Whaddup, vegan dim sum?!

Last weekend I had the pleasure of checking out a semi-new vegan restaurant in Brandford, Conn., called G-Zen. I went with my friend Hannah and met a new friend there, Paul, who I uhm…may or may not have met on the Internet.

Anyway, let me tell you that my dining experience at G-Zen was probably one of the best I have had at any veg restaurant over the past year, and that’s saying a lot because I’ve been visiting some of the well knowns–in just this month I went to NYC’s vegan babies Blossom and Caravan of Dreams. In my opinion—which is the only one that matters right now because this is MY blog—G-Zen blows them both out of the water.

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Everyone has their own opinion of what is sexy. Some get turned on by a soulful jazz riff, some by a certain scent, or a touch in a particular spot. Some are attracted to a bad-ass attitude, some go for the loud and boisterous type, some like quiet and laid back. Personally, I like people who can out-argue me for fun, make fun of themselves, carry on an insightful conversation (not just talk about themselves in my general direction) and cook me a meal. It really doesn’t have to be a great meal—it’s the effort that is important.  

The thought behind cooking someone a meal—from choosing a recipe, shopping for ingredients and devoting time in the kitchen—shows caring and consideration, which is attractive. Eating as an act itself utilizes most of the senses, from smell to taste to texture, and that alone can be invigorating and sensual.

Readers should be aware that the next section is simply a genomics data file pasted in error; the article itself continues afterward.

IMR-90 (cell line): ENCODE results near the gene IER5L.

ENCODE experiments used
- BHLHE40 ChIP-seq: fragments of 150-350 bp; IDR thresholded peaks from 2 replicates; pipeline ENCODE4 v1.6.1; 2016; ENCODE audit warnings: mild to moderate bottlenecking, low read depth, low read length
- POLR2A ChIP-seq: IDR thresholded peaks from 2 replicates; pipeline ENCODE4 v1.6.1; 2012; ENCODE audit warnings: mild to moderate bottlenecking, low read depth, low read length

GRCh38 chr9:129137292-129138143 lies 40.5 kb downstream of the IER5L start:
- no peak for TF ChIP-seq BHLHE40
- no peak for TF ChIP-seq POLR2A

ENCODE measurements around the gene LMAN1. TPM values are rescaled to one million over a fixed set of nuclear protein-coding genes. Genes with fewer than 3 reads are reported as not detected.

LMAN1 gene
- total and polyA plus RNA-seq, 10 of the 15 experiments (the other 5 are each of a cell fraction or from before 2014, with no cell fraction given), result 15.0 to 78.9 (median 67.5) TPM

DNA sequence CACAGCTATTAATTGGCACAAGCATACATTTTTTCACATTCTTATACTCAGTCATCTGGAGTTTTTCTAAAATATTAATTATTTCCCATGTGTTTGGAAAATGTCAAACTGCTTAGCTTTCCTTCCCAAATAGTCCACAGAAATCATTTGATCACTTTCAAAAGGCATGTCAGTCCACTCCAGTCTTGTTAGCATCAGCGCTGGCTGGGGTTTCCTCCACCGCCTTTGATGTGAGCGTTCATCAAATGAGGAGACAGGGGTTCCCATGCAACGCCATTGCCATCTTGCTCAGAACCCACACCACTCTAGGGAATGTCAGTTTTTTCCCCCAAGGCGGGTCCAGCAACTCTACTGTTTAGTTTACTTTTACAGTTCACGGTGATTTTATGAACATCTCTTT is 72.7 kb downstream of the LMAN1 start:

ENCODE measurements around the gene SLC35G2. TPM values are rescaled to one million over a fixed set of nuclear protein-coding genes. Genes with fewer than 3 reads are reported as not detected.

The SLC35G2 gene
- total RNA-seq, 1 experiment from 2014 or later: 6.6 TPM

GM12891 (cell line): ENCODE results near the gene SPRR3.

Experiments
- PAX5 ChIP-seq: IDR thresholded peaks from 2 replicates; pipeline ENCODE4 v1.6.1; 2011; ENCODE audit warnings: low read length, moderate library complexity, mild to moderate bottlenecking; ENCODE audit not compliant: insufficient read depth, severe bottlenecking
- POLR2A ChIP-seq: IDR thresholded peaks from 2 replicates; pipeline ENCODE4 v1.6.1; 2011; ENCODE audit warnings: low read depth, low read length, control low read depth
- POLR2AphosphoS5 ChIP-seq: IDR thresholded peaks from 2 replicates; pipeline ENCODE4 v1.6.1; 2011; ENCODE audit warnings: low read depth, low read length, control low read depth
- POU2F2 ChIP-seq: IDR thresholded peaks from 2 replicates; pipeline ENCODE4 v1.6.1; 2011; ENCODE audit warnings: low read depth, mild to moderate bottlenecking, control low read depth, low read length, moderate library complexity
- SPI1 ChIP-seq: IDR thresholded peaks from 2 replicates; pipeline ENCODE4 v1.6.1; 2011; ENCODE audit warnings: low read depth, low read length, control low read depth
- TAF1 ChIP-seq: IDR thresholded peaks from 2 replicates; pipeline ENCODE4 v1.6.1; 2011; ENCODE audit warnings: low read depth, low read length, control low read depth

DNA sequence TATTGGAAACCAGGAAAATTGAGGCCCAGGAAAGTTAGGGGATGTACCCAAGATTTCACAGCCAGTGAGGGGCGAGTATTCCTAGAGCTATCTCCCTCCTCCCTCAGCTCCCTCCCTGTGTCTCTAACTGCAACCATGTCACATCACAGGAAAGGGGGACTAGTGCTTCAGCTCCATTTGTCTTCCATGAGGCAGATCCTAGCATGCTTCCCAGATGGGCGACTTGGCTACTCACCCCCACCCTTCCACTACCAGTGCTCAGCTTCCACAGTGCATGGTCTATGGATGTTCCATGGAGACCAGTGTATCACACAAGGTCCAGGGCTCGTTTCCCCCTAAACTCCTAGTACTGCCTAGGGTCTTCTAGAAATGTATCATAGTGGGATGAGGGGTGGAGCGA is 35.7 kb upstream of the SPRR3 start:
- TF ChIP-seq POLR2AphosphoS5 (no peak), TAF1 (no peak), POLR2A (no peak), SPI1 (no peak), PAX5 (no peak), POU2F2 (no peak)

Cooking for someone is the ultimate expression of love; you are literally trying to provide them with nourishment. You are giving them something essential, something they can’t do without. You are, if only for that one meal, their provider.

Eating was never meant to be a solo affair—it brings people together, acting as a comforting experience that should be shared. This is why all of our holidays, and most of my social calendar, revolves around food. When I like someone, regardless of the fashion (romantic or platonic), I always try to feed them. I don’t even think about it anymore, it’s the way I express myself, a language that I understand. Although it’s my mother who is the chef by profession, both of my parents love to cook, and growing up this was a way affection was shown in our family. On a birthday, the intricate cake my mother would bake would be more important than the gifts received. Favorite meals were prepared as rewards for achievements or special occasions. It’s a non-verbal way of communicating, of sharing feelings without words, of connecting.

Someone who knows their way around the kitchen, or is at least curious to explore and discover, is the sexiest someone of all. Screw the flowers and Kama Sutra inspired bedroom moves (okay, keep those)—cook me a meal, dammit!

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